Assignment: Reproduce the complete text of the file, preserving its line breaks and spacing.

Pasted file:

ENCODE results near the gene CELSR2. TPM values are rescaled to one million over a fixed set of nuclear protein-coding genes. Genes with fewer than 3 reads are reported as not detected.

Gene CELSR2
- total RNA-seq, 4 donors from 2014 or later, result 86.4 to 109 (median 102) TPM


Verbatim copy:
ENCODE results near the gene CELSR2. TPM values are rescaled to one million over a fixed set of nuclear protein-coding genes. Genes with fewer than 3 reads are reported as not detected.

Gene CELSR2
- total RNA-seq, 4 donors from 2014 or later, result 86.4 to 109 (median 102) TPM